1

I am trying to draw lines with a different, random length but the same direction. This is what I thought should work, but if I put in any other angle than 90 degrees (for example 30 degrees in this example) the lines don't point in the same direction.

\documentclass{scrartcl}
\usepackage[papersize={5.5cm,8cm}, left=0.5cm,right=0.5cm,top=1cm,bottom=1cm,margin=0pt]{geometry}
\pagestyle{empty}
\usepackage{tikz}
\usepackage{pgfmath}

\begin{document}
\centering
\begin{tikzpicture}[remember picture,overlay]
\foreach \x in {0,1,...,\paperwidth}{
\draw(current page.south west)++(\x pt,0)--++(30:rnd);
}
\end{tikzpicture}
\end{document}

1 Answer 1

2

Use the \pgfmathparse and \pgfmathresult for getting a random number.

\documentclass{scrartcl}
\usepackage[papersize={5.5cm,8cm}, left=0.5cm,right=0.5cm,top=1cm,bottom=1cm,margin=0pt]{geometry}
\pagestyle{empty}
\usepackage{tikz}
\usepackage{pgf}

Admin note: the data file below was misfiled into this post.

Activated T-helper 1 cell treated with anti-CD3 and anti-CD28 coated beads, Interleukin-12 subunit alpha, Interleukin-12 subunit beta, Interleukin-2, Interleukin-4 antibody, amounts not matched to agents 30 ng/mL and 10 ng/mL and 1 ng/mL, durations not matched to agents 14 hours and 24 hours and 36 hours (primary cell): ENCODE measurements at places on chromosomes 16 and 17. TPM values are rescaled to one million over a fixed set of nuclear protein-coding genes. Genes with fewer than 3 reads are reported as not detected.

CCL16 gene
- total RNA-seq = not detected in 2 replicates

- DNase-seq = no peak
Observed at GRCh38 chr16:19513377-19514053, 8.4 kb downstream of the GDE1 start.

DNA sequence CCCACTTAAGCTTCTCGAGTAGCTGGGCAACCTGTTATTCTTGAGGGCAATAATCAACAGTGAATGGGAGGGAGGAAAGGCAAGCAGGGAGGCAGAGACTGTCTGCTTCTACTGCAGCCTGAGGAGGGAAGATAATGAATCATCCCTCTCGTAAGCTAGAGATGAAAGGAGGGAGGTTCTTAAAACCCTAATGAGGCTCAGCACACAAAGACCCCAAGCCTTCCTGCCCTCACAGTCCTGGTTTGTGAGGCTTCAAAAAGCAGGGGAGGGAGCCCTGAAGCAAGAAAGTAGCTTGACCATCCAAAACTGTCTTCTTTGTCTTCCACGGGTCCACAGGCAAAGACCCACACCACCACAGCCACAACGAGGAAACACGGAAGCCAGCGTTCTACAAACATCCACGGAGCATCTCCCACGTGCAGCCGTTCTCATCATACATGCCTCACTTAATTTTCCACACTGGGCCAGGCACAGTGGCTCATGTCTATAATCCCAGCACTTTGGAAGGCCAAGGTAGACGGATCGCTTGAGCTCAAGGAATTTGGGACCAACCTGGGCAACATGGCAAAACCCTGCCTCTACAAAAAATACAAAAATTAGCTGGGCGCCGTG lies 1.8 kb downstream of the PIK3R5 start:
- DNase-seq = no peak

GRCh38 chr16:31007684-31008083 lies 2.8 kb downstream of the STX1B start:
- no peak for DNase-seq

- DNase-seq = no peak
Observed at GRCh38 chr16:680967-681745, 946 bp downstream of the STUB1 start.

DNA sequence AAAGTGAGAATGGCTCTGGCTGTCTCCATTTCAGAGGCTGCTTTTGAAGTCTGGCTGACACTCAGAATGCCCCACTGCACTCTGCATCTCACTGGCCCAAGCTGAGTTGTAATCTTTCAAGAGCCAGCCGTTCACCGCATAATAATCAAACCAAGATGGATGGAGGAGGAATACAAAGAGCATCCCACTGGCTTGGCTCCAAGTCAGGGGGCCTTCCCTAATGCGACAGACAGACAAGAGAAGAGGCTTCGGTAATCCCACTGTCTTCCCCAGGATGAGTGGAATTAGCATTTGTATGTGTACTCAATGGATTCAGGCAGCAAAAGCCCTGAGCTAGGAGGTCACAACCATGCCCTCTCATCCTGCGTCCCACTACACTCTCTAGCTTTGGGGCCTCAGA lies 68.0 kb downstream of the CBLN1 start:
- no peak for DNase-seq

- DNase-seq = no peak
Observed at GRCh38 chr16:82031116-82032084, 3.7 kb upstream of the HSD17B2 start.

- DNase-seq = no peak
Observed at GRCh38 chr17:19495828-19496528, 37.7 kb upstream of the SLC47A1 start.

\pgfmathsetseed{\number\pdfrandomseed} % Getting different random numbers. If you don't want, comment this.

\begin{document}
\centering

\begin{tikzpicture}[remember picture,overlay]
\foreach \x in {0,1,...,\paperwidth}{
\pgfmathparse{int(rand*10)}\let\A=\pgfmathresult
\draw(current page.south west)++(\x pt,0)--++(80:\A);
}
\end{tikzpicture}
\end{document}
1
  • That does it but could you perhaps explain a bit why you are doing that? It seems that TikZ transforms the coordinate into something like ({rnd*cos(80)},{rnd*sin(80)}) and assigns the random number only afterwards. You evade this by first computing the random number and then constructing the path.
    – user121799
    Feb 20, 2019 at 18:23

You must log in to answer this question.

Not the answer you're looking for? Browse other questions tagged .